NAMI Wilmington’s Annual Meeting of the Membership is being held on May 24, 2022, where an election of new board members will take place. Please review the biographies of the board member nominees below.
Alabama Stone is many things. A poet, an artist, storyteller for social justice, a mental health professional, a peer, and a young person living with a mental illness. Alabama is a Wilmington native, born and raised in Masonboro, but has lived throughout the state, working with communities experiencing houselessness, mental health and substance use challenges, and runaway youth. She holds an MFA in Creative Writing – Poetry from North Carolina State University, where she founded a mobile poetry workshop for runaway youth. She currently works as a mental health professional and Peer Specialist in NC. She works within the state as a peer worker and peer consultant for First Episode Psychosis programs that serve young people ages 15-30 living with schizophrenia. She also serves as a Digital Peer Navigator and consultant where she is involved in research conducted in the Department of Psychology & Neuroscience at UNC Chapel Hill. Alabama is passionate about art, community inclusion, social justice, and de-stigmatizing mental illness. Alabama is a trained NAMI In Our Own Voice facilitator and strives to make NAMI Wilmington more accessible to young people and to underserved communities.
Douglas J. Engelman, Ph.D.
Visiting Assistant Professor in Sociology
University of North Carolina Wilmington
I am in my second year here at UNCW. In August of 2020 I earned my PhD in Sociology at the University of South Florida. In 2009 I had returned to school after a long and relatively productive career in marketing.
In 1991, my son, Douglas Engelman Jr. was diagnosed with schizophrenia. The diagnosis set in motion a chain of events that would culminate in the redirection of my life’s work. I spent the following 8 years as, at various times, his caregiver, his closest friend, his mentor, and his life coach. In 1998, after having reconstituted his life in ways that are still awe inspiring to me, Doug died in an auto accident that was completely unrelated to his disease.
I spent the following 10 years trying to make sense of my experiences and turned my focus toward helping individuals and their families navigate life post diagnosis of serious mental illness. In 2000 my wife and I volunteered for our local NAMI chapter, NAMI DuPage in northern Illinois. We worked in a local homeless shelter making meals for residents. We also prepared meals for a local drop-in center and hosted the NAMI sponsored Christmas Party.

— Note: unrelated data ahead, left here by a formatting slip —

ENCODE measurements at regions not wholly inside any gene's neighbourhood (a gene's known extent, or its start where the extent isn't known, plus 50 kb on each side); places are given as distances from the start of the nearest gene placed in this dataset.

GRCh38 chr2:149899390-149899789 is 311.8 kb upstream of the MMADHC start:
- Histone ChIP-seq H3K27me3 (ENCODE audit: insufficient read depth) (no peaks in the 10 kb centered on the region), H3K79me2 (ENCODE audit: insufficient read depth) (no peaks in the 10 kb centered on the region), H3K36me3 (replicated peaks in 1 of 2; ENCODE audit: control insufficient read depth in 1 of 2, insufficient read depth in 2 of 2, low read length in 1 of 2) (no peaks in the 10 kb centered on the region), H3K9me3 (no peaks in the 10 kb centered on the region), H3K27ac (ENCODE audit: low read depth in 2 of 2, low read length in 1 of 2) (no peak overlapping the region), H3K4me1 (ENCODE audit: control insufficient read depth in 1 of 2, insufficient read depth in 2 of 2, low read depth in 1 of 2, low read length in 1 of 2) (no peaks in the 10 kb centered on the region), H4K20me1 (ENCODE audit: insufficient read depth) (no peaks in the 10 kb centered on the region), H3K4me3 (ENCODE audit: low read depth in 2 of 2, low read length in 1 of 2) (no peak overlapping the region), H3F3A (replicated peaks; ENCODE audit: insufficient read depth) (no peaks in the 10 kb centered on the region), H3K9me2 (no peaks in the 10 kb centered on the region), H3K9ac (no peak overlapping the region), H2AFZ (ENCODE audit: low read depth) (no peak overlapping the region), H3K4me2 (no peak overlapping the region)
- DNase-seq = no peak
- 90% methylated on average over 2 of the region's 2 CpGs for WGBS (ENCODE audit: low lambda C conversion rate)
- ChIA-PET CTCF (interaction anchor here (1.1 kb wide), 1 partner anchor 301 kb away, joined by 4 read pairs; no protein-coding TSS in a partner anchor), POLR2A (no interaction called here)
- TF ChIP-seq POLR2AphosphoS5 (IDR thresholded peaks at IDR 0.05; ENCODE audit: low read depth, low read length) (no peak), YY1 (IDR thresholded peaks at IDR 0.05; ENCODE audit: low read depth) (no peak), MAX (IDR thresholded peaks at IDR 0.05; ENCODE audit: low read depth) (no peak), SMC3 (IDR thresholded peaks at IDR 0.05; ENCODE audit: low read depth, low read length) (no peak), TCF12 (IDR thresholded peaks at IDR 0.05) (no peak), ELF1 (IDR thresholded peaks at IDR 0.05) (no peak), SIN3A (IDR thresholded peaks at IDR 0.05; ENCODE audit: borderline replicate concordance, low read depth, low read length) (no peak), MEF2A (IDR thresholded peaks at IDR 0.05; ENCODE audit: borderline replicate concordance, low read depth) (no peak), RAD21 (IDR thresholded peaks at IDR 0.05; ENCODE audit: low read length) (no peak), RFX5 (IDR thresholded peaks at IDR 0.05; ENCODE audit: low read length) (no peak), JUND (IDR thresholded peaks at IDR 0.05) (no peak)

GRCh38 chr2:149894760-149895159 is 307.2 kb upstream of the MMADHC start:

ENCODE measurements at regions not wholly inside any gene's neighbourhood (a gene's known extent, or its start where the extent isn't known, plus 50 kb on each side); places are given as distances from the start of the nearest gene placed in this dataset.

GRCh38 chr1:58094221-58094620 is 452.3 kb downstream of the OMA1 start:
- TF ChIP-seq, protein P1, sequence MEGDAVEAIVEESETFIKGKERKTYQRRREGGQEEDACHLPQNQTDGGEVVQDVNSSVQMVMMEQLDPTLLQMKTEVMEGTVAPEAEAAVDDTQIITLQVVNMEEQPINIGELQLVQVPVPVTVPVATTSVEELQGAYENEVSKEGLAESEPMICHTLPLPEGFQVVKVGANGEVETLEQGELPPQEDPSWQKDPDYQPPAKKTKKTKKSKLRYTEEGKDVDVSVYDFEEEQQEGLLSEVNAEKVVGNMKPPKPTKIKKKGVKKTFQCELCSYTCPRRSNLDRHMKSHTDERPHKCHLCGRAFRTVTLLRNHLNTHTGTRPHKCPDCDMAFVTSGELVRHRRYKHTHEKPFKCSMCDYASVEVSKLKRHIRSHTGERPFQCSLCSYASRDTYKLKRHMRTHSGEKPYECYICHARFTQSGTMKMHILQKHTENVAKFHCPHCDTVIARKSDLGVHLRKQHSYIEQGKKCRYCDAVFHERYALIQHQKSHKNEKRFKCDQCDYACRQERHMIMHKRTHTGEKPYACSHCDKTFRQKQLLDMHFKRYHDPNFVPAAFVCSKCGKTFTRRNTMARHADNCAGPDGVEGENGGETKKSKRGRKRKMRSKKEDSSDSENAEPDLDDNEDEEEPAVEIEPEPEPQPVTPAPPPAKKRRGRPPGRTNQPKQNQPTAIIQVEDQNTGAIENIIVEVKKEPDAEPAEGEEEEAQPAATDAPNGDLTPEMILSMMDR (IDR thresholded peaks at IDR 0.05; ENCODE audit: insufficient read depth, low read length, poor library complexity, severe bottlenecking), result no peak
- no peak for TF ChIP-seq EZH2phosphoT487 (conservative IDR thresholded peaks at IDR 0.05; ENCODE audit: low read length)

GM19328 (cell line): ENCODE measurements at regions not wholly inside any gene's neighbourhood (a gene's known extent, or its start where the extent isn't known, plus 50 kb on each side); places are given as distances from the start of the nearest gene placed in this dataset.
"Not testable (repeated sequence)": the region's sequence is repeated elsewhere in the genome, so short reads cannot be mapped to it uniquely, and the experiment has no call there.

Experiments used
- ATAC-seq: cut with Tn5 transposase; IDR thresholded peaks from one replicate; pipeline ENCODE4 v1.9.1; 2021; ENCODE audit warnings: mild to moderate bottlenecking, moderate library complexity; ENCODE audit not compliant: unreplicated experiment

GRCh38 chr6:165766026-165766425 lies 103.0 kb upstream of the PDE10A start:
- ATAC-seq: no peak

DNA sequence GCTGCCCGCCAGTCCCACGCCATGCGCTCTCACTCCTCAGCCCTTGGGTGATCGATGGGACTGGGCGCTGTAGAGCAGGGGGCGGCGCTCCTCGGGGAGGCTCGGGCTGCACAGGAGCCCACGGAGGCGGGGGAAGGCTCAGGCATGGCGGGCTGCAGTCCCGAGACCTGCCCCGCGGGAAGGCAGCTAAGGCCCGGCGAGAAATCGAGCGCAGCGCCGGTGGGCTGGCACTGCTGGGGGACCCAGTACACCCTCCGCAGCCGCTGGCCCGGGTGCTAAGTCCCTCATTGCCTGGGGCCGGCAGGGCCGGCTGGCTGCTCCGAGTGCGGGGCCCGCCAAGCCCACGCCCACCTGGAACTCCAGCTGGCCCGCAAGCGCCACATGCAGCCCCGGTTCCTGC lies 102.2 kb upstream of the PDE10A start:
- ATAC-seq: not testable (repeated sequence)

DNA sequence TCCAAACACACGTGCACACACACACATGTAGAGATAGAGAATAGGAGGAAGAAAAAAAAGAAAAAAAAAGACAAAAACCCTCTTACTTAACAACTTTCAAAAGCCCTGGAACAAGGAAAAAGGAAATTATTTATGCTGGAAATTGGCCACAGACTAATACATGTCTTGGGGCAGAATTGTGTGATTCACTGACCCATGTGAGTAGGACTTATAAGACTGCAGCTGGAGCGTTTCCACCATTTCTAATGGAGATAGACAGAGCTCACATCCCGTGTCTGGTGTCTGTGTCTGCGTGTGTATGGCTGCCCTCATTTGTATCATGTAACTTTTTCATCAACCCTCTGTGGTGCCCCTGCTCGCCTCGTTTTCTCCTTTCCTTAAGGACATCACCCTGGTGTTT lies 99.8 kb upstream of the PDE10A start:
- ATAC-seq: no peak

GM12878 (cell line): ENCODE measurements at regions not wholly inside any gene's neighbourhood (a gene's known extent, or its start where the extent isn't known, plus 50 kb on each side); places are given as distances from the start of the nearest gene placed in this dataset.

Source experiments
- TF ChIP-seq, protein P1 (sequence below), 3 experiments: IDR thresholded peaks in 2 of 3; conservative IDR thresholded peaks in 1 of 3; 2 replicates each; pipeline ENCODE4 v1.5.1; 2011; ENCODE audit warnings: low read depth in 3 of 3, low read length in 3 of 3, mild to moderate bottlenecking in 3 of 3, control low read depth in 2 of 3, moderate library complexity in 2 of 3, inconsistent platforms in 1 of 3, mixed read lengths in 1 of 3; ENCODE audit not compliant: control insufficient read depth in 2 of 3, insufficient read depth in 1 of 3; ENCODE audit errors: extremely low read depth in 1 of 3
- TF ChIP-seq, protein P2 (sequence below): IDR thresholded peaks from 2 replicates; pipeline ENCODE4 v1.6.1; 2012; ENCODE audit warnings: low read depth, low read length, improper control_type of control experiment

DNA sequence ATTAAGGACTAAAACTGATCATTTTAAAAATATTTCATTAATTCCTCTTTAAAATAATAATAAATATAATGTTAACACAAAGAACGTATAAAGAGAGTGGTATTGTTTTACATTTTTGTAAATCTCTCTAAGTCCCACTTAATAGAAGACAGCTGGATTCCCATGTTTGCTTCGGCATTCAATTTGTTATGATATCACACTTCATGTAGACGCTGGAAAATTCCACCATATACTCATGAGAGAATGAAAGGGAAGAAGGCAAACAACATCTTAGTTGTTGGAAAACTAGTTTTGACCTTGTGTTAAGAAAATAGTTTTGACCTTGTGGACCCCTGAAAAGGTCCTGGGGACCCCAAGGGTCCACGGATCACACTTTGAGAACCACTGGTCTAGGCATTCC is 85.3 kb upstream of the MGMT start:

In 2009 I returned to school with the idea of writing the story of my experience with Doug. Through that matriculation I was encouraged to seek an advanced degree and study the social response to diagnoses of mental illness. I have published several journal articles and book chapters on topics related to mental illness and disability. In 2021 I published my first book, an account of my life with Doug, entitled A Boy Broken: A Father’s Journey Through His Son’s Mental Illness, Loss, and a Search For Meaning.
I joined NAMI Wilmington in September of 2021, and immediately applied for a board position. I hope to serve in several ways; as the faculty advisor to UNCW’s NAMI on Campus chapter, I hope to help develop a strong relationship between the university and our organization. I have been named Lead for our Ending the Silence team and look forward to numerous presentations in the future. I am working with our President to help develop other programs that will strengthen our position in the community.
Robert Taglin holds an MBA from New York University. He worked as a Financial Services Industry professional for 30 years, with expertise in marketing and partnership negotiation for Fortune 500 companies. He previously volunteered with Samuel Y and Club Pride in New York, where he helped facilitate music groups for Alzheimer’s patients as well as self-help groups for seniors with mental illness and medical issues. Robert is currently undergoing training to be a support group facilitator with NAMI Wilmington.
Virginia Goldrick is a person in recovery who has been working on herself all her life. She has a B.A. in English Literature, a Master’s and a PhD in Psychology; and is a CRSS (Certified Recovery Support Specialist) in Illinois. She now lives in Wilmington, NC, and hopes to complete training as a Peer Specialist soon. She is a trained IOOV (In Our Own Voice) Presenter and is a certified WRAP (Wellness & Recovery Action Plan) Facilitator as well. She serves as co-facilitator for NAMI Connections and for Family Support Group. She would like to see more peers actively involved in mental health research, as participants, evaluators, presenters and planners.